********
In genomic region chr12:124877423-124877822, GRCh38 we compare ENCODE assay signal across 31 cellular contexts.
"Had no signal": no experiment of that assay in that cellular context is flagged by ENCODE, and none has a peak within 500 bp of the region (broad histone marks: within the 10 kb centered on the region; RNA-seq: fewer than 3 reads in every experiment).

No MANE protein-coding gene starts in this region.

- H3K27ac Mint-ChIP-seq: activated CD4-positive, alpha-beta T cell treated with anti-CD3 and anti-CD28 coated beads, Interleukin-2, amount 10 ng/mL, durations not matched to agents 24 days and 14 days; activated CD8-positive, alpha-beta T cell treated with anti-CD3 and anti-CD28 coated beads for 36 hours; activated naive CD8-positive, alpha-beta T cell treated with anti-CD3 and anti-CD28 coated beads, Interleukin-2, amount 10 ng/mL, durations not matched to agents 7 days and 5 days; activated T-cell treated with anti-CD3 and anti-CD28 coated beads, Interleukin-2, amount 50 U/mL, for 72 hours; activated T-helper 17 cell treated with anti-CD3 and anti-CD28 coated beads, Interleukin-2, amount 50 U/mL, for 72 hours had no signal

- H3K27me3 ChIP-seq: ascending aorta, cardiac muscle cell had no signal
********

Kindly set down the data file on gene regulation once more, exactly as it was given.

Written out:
In genomic region chr12:124877423-124877822, GRCh38 we compare ENCODE assay signal across 31 cellular contexts.
"Had no signal": no experiment of that assay in that cellular context is flagged by ENCODE, and none has a peak within 500 bp of the region (broad histone marks: within the 10 kb centered on the region; RNA-seq: fewer than 3 reads in every experiment).

No MANE protein-coding gene starts in this region.

- H3K27ac Mint-ChIP-seq: activated CD4-positive, alpha-beta T cell treated with anti-CD3 and anti-CD28 coated beads, Interleukin-2, amount 10 ng/mL, durations not matched to agents 24 days and 14 days; activated CD8-positive, alpha-beta T cell treated with anti-CD3 and anti-CD28 coated beads for 36 hours; activated naive CD8-positive, alpha-beta T cell treated with anti-CD3 and anti-CD28 coated beads, Interleukin-2, amount 10 ng/mL, durations not matched to agents 7 days and 5 days; activated T-cell treated with anti-CD3 and anti-CD28 coated beads, Interleukin-2, amount 50 U/mL, for 72 hours; activated T-helper 17 cell treated with anti-CD3 and anti-CD28 coated beads, Interleukin-2, amount 50 U/mL, for 72 hours had no signal

- H3K27me3 ChIP-seq: ascending aorta, cardiac muscle cell had no signal